Patterns in politics are obviously more revealing than isolated actions. When Michael Ignatieff decided last week to throw Liberal support behind harmonizing provincial sales taxes in B.C. and Ontario with the federal GST, it was merely an interesting event. Combine that risky political move with yesterday’s proposal from Ignatieff on pension reform, however, and you’ve got the beginnings of something that deserves closer attention.
Both moves come straight out of the play book of the Jean Chrétien-Paul Martin government. The harmonized sales tax gambit was the core Liberal response, back then, to anti-GST sentiment—a combination of sharing the political blame and entrenching the undeniable benefits of value-added taxes. (Interesting thumbs-up for Ignatieff on the tax move here.) Pension reform, especially shoring up the Canada Pension Plan in 1997, was a signal, though underrated, government achievement of the Chrétien-Martin period.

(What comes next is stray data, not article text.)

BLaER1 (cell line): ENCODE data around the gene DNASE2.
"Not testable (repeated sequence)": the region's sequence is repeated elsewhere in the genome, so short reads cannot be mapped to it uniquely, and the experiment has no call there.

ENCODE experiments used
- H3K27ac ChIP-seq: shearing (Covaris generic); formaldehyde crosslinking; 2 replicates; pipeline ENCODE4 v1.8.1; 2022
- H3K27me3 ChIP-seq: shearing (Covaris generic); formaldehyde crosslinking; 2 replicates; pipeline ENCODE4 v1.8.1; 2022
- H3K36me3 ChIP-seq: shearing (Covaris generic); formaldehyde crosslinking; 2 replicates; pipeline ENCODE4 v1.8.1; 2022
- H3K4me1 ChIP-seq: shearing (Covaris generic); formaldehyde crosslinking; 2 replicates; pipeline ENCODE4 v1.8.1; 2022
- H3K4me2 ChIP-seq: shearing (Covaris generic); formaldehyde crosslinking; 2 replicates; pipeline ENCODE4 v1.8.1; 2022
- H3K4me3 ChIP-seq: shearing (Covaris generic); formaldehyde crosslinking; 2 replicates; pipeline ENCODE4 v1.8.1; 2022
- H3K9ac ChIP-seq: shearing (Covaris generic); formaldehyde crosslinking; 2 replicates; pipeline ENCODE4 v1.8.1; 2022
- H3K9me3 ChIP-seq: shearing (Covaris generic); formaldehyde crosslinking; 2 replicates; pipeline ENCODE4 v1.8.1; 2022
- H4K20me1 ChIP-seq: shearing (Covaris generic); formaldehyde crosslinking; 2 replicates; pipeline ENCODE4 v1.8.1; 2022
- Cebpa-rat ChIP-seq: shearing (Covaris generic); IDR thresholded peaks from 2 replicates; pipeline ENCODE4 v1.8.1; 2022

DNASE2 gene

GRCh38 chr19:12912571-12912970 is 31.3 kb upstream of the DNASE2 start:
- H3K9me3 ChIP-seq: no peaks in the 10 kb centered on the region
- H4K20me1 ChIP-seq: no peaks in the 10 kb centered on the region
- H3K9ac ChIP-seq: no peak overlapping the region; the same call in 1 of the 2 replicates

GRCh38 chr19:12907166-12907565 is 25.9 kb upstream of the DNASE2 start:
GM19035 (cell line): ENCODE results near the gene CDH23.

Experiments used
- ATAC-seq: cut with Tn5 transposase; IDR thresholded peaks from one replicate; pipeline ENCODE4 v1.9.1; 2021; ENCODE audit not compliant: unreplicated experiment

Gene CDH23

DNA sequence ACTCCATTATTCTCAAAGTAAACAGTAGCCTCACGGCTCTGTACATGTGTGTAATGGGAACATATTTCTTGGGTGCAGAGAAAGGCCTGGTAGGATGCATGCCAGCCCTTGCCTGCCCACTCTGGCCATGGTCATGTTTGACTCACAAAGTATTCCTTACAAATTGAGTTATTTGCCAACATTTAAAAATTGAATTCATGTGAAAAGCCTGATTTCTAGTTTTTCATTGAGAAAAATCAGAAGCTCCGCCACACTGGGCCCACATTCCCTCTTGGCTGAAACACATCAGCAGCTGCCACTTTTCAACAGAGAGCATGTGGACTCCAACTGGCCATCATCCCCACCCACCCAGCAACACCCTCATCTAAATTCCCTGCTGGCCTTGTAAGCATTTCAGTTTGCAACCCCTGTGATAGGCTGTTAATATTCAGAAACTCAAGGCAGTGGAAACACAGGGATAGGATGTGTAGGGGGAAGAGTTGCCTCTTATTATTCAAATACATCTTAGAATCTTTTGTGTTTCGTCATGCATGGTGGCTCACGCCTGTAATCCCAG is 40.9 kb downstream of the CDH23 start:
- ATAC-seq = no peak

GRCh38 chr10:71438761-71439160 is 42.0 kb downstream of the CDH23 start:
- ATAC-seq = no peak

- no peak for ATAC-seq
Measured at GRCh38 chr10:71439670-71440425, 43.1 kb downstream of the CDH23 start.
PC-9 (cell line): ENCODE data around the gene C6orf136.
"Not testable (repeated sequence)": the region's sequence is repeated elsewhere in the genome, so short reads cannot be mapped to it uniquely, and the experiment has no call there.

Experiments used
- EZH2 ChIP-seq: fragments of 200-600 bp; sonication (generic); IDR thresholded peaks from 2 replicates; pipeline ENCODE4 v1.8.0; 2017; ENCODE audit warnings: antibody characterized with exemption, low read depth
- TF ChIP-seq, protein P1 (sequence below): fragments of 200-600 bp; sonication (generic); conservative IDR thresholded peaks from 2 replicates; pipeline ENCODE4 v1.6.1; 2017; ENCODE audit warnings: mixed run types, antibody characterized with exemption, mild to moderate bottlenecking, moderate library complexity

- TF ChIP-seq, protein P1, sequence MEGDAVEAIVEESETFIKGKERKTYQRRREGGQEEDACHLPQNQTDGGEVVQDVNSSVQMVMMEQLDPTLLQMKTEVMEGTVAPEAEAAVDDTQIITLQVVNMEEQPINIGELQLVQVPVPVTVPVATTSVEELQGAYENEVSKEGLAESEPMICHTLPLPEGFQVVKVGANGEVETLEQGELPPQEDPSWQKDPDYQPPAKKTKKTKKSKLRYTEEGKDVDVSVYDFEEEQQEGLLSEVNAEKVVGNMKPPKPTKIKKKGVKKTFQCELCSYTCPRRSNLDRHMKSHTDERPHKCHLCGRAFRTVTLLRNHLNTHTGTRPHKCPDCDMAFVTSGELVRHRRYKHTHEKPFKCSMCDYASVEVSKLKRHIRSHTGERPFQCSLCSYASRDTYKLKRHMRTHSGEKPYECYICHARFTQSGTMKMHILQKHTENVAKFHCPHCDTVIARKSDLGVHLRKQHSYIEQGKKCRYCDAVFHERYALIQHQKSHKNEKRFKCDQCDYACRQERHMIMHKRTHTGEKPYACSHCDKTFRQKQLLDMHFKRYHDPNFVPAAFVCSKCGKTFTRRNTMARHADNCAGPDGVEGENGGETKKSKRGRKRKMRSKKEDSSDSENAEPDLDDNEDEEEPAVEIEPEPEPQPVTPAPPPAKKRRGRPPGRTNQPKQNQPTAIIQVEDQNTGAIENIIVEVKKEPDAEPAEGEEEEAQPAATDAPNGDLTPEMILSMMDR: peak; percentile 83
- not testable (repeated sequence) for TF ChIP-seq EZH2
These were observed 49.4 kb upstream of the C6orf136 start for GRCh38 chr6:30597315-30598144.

So now Ignatieff, struggling to take on policy ballast to lend stability to his unsteady tenure to date as Liberal leader, has apparently found his way to a potentially rich source of credibility. His two recent decisions—the first a big political gamble, the second much less so—do not amount to a clear trend. But it’s worth noting: if he’s beginning to anchor himself in the stolid economic-management style of his party’s recent past, Ignatieff might just be onto something.
A third move would be needed to make the pattern convincing. Tactically, it should come early next year—long enough before budget day to establish a clear alternative to whatever Finance Minister Jim Flaherty tables, but not so far in advance as to offer him a chance to steal it.